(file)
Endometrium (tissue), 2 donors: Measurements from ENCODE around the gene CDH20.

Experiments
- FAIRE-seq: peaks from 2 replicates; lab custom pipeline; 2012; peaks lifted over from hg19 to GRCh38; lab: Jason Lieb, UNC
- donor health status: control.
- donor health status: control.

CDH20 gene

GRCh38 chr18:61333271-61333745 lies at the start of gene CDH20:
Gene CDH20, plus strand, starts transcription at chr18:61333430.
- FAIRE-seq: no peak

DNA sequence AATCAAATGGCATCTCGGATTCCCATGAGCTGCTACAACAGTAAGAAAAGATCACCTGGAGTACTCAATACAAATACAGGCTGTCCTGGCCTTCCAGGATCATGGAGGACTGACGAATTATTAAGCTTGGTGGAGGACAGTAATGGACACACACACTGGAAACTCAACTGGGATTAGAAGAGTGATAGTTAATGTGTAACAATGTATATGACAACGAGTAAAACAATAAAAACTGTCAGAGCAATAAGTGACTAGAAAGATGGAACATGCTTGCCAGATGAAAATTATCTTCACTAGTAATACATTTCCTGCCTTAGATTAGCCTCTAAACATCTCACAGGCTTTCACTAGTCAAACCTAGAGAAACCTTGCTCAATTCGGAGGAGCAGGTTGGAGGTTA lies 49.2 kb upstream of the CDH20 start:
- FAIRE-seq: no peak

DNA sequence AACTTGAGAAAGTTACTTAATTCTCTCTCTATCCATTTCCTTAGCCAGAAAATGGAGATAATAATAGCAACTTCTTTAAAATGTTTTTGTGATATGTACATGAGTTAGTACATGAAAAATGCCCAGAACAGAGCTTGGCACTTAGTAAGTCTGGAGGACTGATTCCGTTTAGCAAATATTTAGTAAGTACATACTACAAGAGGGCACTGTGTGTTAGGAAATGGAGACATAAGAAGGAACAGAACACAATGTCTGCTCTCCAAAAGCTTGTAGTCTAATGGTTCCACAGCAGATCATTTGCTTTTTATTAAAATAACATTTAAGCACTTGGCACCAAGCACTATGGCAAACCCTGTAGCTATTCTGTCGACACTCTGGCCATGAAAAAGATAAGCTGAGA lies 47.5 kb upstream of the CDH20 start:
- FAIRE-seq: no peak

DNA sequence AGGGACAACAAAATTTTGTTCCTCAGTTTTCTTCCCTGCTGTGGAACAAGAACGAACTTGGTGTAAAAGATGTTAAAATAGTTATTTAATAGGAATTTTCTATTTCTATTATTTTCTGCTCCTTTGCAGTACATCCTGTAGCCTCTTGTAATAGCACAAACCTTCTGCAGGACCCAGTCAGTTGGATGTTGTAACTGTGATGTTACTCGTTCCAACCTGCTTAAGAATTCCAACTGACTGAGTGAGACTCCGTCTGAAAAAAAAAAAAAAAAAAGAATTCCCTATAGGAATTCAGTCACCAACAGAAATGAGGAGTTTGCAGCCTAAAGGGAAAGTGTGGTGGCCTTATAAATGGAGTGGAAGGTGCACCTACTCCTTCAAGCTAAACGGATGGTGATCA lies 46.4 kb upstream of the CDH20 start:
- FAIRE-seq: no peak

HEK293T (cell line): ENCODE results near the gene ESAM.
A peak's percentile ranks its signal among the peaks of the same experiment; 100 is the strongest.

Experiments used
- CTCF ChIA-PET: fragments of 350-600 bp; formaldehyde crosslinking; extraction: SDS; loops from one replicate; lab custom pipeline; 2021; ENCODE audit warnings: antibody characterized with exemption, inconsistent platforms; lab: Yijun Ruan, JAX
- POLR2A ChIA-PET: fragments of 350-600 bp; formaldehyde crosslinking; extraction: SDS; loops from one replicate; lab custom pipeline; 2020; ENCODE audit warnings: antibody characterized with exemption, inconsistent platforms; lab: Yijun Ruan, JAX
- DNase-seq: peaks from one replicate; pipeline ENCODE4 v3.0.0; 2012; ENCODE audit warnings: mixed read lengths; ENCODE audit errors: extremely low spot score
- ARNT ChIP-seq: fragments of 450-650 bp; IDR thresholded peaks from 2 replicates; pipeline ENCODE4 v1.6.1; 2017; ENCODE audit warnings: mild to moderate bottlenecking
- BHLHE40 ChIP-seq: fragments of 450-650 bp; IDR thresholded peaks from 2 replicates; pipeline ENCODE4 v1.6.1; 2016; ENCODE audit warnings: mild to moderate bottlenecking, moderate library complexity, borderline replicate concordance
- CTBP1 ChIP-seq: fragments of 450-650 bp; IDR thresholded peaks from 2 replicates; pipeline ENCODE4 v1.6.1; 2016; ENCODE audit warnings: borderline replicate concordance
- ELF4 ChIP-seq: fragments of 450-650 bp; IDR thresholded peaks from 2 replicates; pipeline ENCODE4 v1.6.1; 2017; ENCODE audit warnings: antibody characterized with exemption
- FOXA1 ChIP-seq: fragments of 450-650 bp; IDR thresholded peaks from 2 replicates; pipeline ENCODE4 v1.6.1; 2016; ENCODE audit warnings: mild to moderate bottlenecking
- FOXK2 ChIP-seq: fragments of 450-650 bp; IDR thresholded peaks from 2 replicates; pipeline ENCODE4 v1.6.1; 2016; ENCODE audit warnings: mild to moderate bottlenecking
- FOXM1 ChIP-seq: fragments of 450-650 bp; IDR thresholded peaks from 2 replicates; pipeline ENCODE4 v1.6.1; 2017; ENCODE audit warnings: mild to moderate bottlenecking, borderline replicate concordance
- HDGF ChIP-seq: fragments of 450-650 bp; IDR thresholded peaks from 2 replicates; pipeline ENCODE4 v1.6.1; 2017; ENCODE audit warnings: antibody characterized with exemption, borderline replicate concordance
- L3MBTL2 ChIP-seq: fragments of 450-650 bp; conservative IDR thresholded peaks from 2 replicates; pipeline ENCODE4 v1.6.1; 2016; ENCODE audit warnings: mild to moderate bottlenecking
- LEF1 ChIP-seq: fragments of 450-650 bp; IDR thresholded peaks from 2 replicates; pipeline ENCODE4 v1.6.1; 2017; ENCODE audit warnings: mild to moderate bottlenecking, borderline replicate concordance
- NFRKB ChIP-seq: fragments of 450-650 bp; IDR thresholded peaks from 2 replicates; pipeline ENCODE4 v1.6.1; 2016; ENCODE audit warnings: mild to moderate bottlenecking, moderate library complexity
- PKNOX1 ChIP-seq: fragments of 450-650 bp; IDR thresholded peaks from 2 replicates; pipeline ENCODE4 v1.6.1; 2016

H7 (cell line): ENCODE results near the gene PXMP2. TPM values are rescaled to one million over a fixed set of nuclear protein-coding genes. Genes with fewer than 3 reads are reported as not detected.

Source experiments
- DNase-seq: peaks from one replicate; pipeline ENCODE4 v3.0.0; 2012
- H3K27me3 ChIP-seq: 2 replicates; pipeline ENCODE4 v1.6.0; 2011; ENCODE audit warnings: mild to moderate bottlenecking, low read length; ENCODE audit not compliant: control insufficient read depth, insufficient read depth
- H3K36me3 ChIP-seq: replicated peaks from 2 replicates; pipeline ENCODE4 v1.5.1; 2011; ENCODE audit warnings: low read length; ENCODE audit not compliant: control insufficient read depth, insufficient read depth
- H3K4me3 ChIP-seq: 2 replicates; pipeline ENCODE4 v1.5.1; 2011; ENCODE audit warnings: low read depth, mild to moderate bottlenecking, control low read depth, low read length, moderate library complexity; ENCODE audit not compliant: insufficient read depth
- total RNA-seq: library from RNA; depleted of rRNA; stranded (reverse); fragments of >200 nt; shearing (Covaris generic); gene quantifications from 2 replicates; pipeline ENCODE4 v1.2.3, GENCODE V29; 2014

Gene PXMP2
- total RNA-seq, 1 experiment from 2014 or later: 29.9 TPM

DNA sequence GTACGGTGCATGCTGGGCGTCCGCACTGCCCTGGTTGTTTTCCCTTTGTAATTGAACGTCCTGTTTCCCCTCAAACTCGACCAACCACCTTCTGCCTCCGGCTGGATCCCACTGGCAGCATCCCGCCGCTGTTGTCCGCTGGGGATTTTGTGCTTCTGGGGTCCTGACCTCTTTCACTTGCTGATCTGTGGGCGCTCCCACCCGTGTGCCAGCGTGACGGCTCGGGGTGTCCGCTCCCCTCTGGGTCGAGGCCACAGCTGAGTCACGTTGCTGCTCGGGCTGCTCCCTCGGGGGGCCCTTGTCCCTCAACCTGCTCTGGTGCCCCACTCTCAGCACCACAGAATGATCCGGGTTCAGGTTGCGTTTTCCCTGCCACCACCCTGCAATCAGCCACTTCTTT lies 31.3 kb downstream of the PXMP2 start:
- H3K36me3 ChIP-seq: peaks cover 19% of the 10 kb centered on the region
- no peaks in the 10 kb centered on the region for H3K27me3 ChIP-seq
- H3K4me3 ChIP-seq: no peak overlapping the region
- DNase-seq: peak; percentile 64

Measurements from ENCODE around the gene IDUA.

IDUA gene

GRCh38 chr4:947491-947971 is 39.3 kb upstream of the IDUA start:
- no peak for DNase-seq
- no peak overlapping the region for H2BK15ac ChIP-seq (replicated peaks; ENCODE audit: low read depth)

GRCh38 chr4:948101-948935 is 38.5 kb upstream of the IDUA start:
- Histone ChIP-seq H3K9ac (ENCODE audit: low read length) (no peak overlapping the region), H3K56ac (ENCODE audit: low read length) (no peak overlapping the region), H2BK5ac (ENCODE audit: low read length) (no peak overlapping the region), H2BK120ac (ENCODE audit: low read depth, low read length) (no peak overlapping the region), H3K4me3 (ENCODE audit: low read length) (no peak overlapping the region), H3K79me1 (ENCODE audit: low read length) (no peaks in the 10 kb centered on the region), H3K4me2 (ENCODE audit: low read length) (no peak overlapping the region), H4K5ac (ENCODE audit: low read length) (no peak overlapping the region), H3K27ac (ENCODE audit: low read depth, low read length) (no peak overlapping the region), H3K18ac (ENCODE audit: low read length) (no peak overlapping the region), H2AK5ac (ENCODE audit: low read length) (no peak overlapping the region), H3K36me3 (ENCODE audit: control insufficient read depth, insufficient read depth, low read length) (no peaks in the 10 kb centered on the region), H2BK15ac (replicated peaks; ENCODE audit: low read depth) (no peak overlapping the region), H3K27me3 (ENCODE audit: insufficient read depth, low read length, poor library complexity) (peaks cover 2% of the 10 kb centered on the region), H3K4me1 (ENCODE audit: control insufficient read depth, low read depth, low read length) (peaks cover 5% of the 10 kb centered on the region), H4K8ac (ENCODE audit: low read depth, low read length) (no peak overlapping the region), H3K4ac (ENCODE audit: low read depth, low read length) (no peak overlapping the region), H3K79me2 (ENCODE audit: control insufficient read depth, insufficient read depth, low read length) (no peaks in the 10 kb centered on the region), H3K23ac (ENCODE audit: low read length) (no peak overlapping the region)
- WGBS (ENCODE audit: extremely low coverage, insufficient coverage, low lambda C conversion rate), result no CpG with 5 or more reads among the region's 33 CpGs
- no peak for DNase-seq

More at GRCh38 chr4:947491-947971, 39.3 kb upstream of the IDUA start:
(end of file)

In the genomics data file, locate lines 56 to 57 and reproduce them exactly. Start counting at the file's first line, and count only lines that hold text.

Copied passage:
- no peak for DNase-seq

More at GRCh38 chr4:947491-947971, 39.3 kb upstream of the IDUA start: